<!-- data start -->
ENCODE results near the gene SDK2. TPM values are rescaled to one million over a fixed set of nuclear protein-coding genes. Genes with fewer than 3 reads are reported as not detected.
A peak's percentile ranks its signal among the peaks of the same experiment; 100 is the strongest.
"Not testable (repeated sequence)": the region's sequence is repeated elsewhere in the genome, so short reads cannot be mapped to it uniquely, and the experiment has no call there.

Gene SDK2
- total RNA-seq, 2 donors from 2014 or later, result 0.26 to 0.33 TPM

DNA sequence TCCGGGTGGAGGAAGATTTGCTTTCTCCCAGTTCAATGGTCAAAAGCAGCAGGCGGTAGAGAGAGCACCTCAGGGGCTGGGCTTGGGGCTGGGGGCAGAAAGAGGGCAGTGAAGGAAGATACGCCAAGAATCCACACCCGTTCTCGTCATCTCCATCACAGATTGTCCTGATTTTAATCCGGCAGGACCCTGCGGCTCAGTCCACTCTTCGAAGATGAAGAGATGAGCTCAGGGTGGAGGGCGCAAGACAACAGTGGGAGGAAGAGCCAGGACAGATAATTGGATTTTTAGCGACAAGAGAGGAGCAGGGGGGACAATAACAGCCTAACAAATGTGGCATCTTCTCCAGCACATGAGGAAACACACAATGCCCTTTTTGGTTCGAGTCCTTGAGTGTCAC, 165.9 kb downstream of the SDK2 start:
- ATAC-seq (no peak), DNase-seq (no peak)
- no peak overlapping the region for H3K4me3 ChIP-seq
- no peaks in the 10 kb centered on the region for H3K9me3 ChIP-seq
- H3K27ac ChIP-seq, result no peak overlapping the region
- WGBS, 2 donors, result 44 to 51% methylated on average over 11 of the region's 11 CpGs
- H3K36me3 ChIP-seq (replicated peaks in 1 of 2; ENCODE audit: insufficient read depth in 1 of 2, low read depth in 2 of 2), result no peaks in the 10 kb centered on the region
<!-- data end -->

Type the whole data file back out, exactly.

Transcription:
ENCODE results near the gene SDK2. TPM values are rescaled to one million over a fixed set of nuclear protein-coding genes. Genes with fewer than 3 reads are reported as not detected.
A peak's percentile ranks its signal among the peaks of the same experiment; 100 is the strongest.
"Not testable (repeated sequence)": the region's sequence is repeated elsewhere in the genome, so short reads cannot be mapped to it uniquely, and the experiment has no call there.

Gene SDK2
- total RNA-seq, 2 donors from 2014 or later, result 0.26 to 0.33 TPM

DNA sequence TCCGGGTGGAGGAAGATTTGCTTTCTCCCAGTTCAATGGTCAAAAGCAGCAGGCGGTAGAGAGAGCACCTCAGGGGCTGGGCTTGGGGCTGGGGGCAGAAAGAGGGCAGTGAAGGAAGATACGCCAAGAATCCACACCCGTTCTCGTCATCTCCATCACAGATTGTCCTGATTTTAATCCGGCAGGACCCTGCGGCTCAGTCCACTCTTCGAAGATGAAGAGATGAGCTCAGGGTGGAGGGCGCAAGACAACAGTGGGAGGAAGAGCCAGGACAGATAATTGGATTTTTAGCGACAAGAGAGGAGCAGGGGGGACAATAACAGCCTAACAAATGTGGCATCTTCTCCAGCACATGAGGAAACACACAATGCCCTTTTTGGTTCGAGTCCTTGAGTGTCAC, 165.9 kb downstream of the SDK2 start:
- ATAC-seq (no peak), DNase-seq (no peak)
- no peak overlapping the region for H3K4me3 ChIP-seq
- no peaks in the 10 kb centered on the region for H3K9me3 ChIP-seq
- H3K27ac ChIP-seq, result no peak overlapping the region
- WGBS, 2 donors, result 44 to 51% methylated on average over 11 of the region's 11 CpGs
- H3K36me3 ChIP-seq (replicated peaks in 1 of 2; ENCODE audit: insufficient read depth in 1 of 2, low read depth in 2 of 2), result no peaks in the 10 kb centered on the region